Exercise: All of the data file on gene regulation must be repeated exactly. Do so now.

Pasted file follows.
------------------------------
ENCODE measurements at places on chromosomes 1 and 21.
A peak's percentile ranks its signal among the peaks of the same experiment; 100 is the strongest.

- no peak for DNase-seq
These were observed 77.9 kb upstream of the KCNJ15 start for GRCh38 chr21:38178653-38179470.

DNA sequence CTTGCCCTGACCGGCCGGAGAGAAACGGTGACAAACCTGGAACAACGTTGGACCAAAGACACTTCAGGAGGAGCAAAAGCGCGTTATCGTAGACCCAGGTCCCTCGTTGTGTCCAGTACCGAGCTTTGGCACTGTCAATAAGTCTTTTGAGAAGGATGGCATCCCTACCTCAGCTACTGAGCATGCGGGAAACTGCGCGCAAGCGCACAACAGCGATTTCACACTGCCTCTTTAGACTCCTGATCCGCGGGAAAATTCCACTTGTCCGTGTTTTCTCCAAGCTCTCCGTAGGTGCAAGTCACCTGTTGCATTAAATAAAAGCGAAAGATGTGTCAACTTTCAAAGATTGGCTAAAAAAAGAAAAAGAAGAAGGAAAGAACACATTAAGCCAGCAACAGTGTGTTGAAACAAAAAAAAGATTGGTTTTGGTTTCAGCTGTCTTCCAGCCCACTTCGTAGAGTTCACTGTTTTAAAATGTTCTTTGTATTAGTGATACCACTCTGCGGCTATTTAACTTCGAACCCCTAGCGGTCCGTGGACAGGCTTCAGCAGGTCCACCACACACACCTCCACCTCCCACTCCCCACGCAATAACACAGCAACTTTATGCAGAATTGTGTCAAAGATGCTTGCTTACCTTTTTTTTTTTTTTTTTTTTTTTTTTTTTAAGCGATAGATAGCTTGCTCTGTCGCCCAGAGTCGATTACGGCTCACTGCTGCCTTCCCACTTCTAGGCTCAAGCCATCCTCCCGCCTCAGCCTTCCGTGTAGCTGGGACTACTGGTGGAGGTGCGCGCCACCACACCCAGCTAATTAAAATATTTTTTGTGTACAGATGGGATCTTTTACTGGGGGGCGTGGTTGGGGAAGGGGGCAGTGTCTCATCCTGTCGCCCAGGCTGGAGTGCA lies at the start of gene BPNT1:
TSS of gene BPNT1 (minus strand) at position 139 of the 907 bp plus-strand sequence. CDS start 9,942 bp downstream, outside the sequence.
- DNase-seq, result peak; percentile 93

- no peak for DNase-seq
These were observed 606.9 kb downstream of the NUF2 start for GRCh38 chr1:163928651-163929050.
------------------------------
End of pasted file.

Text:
ENCODE measurements at places on chromosomes 1 and 21.
A peak's percentile ranks its signal among the peaks of the same experiment; 100 is the strongest.

- no peak for DNase-seq
These were observed 77.9 kb upstream of the KCNJ15 start for GRCh38 chr21:38178653-38179470.

DNA sequence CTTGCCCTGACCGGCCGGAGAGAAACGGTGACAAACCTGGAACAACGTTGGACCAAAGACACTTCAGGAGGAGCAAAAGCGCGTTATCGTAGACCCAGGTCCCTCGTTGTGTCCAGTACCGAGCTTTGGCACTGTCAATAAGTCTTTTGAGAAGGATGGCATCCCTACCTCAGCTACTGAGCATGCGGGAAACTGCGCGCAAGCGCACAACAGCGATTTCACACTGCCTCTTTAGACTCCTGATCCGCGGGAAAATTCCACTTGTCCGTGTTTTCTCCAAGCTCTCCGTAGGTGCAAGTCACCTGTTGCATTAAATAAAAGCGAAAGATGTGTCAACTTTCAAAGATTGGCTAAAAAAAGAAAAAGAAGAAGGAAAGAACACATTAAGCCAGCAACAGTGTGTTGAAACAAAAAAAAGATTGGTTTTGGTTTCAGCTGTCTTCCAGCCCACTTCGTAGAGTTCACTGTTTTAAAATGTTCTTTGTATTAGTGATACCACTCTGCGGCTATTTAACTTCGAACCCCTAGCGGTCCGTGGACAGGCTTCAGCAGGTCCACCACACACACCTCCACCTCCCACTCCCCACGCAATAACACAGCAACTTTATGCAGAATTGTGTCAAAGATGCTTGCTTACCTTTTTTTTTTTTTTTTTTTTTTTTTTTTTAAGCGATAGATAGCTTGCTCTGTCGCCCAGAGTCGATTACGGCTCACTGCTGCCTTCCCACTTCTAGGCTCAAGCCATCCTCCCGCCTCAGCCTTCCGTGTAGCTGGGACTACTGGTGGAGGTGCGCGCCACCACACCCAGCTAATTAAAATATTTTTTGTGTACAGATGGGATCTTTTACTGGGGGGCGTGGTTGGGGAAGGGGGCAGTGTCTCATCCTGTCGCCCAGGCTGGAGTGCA lies at the start of gene BPNT1:
TSS of gene BPNT1 (minus strand) at position 139 of the 907 bp plus-strand sequence. CDS start 9,942 bp downstream, outside the sequence.
- DNase-seq, result peak; percentile 93

- no peak for DNase-seq
These were observed 606.9 kb downstream of the NUF2 start for GRCh38 chr1:163928651-163929050.